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India Supreme Court hears arguments on legality of homosexuality

The Indian Supreme Court [official website] is set to hear additional arguments on Friday in a case challenging a 2009 Delhi High Court ruling decriminalizing homosexual intercourse. Anti-gay activists argue that homosexual sex is banned under Section 377 of the Indian Penal Code [text] which criminalizes unnatural "carnal intercourse." In response, the court questioned [The Indian Express report] whether the law was ever intended to criminalize homosexuality because it does not specifically mention homosexuality. The court also pointed out that while homosexuality may be abnormal, that does not necessarily mean that it is unnatural. The court went on to state that the law must be viewed in the context of changing societal values [New Delhi Television report].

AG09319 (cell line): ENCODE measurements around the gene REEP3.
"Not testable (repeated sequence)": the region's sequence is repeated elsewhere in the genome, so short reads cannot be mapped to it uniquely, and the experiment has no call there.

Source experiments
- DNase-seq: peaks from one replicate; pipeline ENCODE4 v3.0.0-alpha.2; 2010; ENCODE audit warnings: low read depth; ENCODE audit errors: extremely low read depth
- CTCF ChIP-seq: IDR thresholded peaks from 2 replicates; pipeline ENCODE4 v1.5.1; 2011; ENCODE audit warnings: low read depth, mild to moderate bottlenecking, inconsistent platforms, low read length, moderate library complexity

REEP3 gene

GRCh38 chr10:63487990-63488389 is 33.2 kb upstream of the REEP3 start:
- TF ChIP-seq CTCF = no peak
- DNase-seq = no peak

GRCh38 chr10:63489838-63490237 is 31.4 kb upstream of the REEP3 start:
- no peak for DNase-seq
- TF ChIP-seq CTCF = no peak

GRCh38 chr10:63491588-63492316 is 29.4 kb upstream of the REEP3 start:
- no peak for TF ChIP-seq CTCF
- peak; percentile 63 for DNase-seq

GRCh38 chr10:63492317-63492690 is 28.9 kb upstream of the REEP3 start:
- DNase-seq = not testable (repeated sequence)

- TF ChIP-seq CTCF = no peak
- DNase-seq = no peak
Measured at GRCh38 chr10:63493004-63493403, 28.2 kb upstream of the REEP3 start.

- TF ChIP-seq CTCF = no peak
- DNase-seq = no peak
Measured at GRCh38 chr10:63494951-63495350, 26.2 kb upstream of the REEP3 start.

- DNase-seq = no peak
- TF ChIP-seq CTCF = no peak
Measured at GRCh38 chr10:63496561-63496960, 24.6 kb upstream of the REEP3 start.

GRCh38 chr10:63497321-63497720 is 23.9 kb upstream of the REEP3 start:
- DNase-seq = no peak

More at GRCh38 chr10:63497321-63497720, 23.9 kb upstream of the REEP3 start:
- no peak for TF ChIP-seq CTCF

Homosexuality is an international issue that many countries struggle to deal with. Earlier this week, Amnesty International [advocacy website] condemned [JURIST report] the government of Uganda for shutting down a LGBT workshop and attempting to arrest the leader. Earlier this month, Uganda reintroduced legislation [JURIST report] that would criminalize certain homosexual activities, including dictating a life sentence for individuals who enter into a same-sex marriage. In June, UN Secretary General Ban Ki Moon [official profile] demanded [JURIST report] that African countries honor the Universal Declaration of Human Rights [text] by ending discrimination based on sexual orientation and gender identity. According to the International Lesbian, Gay, Bisexual, Trans and Intersex Association [advocacy website] State-Sponsored Homophobia report [text, PDF], 76 countries still criminalize same-sex relationships, and five enforce the death penalty against homosexuals.

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